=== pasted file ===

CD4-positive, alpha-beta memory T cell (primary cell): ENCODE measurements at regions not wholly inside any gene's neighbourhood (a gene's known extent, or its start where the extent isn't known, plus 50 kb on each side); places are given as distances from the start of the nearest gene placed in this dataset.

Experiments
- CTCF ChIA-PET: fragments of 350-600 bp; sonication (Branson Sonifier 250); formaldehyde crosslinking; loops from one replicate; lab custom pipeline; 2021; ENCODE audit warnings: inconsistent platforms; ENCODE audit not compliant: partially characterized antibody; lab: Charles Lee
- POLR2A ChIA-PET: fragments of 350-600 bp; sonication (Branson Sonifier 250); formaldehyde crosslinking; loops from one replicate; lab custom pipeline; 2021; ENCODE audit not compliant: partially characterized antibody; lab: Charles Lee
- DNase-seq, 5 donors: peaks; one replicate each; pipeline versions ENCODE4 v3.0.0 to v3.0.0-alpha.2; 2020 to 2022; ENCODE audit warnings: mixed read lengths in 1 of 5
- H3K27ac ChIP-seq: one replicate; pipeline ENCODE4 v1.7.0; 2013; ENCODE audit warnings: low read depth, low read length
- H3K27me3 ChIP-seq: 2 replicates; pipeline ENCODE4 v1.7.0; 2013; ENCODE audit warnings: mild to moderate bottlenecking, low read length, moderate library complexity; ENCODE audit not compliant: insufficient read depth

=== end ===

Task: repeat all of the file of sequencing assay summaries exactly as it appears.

CD4-positive, alpha-beta memory T cell (primary cell): ENCODE measurements at regions not wholly inside any gene's neighbourhood (a gene's known extent, or its start where the extent isn't known, plus 50 kb on each side); places are given as distances from the start of the nearest gene placed in this dataset.

Experiments
- CTCF ChIA-PET: fragments of 350-600 bp; sonication (Branson Sonifier 250); formaldehyde crosslinking; loops from one replicate; lab custom pipeline; 2021; ENCODE audit warnings: inconsistent platforms; ENCODE audit not compliant: partially characterized antibody; lab: Charles Lee
- POLR2A ChIA-PET: fragments of 350-600 bp; sonication (Branson Sonifier 250); formaldehyde crosslinking; loops from one replicate; lab custom pipeline; 2021; ENCODE audit not compliant: partially characterized antibody; lab: Charles Lee
- DNase-seq, 5 donors: peaks; one replicate each; pipeline versions ENCODE4 v3.0.0 to v3.0.0-alpha.2; 2020 to 2022; ENCODE audit warnings: mixed read lengths in 1 of 5
- H3K27ac ChIP-seq: one replicate; pipeline ENCODE4 v1.7.0; 2013; ENCODE audit warnings: low read depth, low read length
- H3K27me3 ChIP-seq: 2 replicates; pipeline ENCODE4 v1.7.0; 2013; ENCODE audit warnings: mild to moderate bottlenecking, low read length, moderate library complexity; ENCODE audit not compliant: insufficient read depth